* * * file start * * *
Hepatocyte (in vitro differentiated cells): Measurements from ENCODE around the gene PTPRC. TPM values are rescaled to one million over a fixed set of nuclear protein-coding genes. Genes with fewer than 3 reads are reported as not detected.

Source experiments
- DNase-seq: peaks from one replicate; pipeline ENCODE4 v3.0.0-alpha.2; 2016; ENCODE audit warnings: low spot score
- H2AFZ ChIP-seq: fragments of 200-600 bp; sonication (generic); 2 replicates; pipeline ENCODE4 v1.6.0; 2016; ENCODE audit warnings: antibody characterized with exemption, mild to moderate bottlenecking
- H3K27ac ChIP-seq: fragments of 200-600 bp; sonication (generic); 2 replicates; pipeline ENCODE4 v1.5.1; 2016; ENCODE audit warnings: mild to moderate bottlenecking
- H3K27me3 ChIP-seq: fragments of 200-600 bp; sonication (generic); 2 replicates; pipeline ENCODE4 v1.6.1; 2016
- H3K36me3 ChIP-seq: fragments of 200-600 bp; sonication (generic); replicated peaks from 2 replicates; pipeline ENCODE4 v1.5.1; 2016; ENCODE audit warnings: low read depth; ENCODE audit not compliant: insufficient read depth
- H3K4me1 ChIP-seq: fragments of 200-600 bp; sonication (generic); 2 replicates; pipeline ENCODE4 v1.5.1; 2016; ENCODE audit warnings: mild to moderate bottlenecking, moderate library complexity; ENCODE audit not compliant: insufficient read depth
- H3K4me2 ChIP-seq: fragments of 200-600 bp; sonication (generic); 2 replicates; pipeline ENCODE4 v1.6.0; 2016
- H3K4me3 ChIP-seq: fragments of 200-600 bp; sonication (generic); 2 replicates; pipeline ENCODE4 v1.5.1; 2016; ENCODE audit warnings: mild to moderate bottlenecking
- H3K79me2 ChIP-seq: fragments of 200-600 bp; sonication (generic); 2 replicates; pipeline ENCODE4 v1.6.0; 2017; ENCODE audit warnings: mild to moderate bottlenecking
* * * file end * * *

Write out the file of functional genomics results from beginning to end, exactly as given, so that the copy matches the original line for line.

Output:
Hepatocyte (in vitro differentiated cells): Measurements from ENCODE around the gene PTPRC. TPM values are rescaled to one million over a fixed set of nuclear protein-coding genes. Genes with fewer than 3 reads are reported as not detected.

Source experiments
- DNase-seq: peaks from one replicate; pipeline ENCODE4 v3.0.0-alpha.2; 2016; ENCODE audit warnings: low spot score
- H2AFZ ChIP-seq: fragments of 200-600 bp; sonication (generic); 2 replicates; pipeline ENCODE4 v1.6.0; 2016; ENCODE audit warnings: antibody characterized with exemption, mild to moderate bottlenecking
- H3K27ac ChIP-seq: fragments of 200-600 bp; sonication (generic); 2 replicates; pipeline ENCODE4 v1.5.1; 2016; ENCODE audit warnings: mild to moderate bottlenecking
- H3K27me3 ChIP-seq: fragments of 200-600 bp; sonication (generic); 2 replicates; pipeline ENCODE4 v1.6.1; 2016
- H3K36me3 ChIP-seq: fragments of 200-600 bp; sonication (generic); replicated peaks from 2 replicates; pipeline ENCODE4 v1.5.1; 2016; ENCODE audit warnings: low read depth; ENCODE audit not compliant: insufficient read depth
- H3K4me1 ChIP-seq: fragments of 200-600 bp; sonication (generic); 2 replicates; pipeline ENCODE4 v1.5.1; 2016; ENCODE audit warnings: mild to moderate bottlenecking, moderate library complexity; ENCODE audit not compliant: insufficient read depth
- H3K4me2 ChIP-seq: fragments of 200-600 bp; sonication (generic); 2 replicates; pipeline ENCODE4 v1.6.0; 2016
- H3K4me3 ChIP-seq: fragments of 200-600 bp; sonication (generic); 2 replicates; pipeline ENCODE4 v1.5.1; 2016; ENCODE audit warnings: mild to moderate bottlenecking
- H3K79me2 ChIP-seq: fragments of 200-600 bp; sonication (generic); 2 replicates; pipeline ENCODE4 v1.6.0; 2017; ENCODE audit warnings: mild to moderate bottlenecking